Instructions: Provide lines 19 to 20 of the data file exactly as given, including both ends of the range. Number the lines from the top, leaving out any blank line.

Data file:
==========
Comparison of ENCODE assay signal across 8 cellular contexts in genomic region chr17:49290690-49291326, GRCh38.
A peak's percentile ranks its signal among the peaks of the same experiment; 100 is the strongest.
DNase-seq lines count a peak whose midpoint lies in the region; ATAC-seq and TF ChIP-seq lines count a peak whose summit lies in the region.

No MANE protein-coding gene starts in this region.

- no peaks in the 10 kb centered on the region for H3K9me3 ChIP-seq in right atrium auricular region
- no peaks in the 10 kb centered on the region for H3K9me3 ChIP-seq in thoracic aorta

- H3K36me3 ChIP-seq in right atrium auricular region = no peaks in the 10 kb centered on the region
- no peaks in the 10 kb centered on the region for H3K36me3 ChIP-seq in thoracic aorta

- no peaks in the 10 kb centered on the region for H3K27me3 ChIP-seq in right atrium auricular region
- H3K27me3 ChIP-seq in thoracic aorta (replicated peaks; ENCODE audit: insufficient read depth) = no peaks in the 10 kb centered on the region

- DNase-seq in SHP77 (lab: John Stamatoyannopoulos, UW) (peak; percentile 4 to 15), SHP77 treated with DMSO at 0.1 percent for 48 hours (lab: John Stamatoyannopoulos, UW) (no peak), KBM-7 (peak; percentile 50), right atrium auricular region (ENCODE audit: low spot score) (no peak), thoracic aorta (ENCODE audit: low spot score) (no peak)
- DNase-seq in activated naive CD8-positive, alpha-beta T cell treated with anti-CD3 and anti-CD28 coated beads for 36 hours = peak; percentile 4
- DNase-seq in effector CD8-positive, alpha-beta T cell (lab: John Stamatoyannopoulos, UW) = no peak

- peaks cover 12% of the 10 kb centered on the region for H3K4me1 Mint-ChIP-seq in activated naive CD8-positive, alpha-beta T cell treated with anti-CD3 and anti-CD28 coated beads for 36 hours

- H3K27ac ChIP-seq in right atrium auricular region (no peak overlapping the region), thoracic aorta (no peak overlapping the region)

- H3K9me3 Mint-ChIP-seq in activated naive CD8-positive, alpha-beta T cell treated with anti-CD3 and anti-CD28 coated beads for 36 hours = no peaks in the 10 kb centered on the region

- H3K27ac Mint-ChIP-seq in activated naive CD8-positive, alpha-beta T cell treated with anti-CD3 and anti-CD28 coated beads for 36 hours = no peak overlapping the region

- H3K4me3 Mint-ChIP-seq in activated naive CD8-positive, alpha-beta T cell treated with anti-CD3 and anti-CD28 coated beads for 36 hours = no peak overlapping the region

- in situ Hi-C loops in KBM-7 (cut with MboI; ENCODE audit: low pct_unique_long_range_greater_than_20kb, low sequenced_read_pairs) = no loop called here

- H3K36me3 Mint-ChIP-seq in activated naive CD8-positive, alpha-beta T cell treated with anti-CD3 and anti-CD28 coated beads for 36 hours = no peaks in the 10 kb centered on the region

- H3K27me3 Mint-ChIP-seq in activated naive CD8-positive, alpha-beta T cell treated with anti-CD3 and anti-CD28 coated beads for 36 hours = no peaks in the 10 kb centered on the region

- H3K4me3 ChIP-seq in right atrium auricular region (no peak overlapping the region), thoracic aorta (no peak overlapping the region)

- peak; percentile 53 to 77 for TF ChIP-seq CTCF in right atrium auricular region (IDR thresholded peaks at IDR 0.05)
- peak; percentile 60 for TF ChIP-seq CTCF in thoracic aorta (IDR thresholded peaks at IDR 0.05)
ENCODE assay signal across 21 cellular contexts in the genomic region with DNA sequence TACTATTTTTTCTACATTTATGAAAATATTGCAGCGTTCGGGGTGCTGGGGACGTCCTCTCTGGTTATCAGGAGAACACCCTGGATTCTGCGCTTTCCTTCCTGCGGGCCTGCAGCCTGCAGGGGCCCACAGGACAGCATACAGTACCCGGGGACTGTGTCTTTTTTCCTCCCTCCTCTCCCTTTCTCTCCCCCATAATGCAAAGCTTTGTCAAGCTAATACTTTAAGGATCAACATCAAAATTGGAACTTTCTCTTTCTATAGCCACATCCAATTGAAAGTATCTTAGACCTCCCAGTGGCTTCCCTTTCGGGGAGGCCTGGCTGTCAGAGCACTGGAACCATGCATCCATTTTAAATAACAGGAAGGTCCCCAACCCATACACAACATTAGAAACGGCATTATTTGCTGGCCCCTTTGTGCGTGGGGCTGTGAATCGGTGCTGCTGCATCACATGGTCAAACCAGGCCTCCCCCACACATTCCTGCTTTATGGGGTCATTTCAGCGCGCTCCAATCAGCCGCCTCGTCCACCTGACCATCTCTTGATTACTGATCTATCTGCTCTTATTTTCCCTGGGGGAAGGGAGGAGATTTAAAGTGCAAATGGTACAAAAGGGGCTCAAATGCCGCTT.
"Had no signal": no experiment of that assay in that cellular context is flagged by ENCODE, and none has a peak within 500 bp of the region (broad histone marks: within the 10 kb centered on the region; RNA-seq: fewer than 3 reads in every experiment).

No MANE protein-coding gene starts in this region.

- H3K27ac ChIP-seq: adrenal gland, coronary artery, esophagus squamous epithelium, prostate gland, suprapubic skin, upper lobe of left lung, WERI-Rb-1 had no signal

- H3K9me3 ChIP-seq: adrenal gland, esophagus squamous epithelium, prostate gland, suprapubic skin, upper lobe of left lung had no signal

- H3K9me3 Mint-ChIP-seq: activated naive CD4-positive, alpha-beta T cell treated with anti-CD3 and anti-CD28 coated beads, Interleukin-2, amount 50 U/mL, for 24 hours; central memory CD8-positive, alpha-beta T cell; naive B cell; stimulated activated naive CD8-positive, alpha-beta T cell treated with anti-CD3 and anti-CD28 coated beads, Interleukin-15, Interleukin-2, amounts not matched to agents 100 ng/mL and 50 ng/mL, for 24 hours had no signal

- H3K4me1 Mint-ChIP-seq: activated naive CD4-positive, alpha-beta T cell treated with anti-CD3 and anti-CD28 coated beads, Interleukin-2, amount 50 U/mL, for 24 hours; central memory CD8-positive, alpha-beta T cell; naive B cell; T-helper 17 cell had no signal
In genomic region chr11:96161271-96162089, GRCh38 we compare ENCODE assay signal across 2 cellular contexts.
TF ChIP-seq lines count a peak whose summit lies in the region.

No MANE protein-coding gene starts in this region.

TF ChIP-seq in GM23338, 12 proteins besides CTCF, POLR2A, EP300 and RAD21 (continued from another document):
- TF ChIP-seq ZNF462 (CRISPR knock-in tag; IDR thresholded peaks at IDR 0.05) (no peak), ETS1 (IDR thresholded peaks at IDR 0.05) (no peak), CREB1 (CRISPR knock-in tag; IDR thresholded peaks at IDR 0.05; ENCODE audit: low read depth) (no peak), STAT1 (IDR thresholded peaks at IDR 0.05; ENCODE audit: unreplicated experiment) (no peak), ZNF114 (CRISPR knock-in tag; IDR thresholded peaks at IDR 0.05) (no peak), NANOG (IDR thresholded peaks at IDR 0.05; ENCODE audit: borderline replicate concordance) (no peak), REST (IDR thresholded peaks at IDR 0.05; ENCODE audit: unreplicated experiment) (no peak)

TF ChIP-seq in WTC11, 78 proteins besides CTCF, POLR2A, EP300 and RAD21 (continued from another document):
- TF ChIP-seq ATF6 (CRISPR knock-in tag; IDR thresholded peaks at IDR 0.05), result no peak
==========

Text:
- in situ Hi-C loops in KBM-7 (cut with MboI; ENCODE audit: low pct_unique_long_range_greater_than_20kb, low sequenced_read_pairs) = no loop called here

- H3K36me3 Mint-ChIP-seq in activated naive CD8-positive, alpha-beta T cell treated with anti-CD3 and anti-CD28 coated beads for 36 hours = no peaks in the 10 kb centered on the region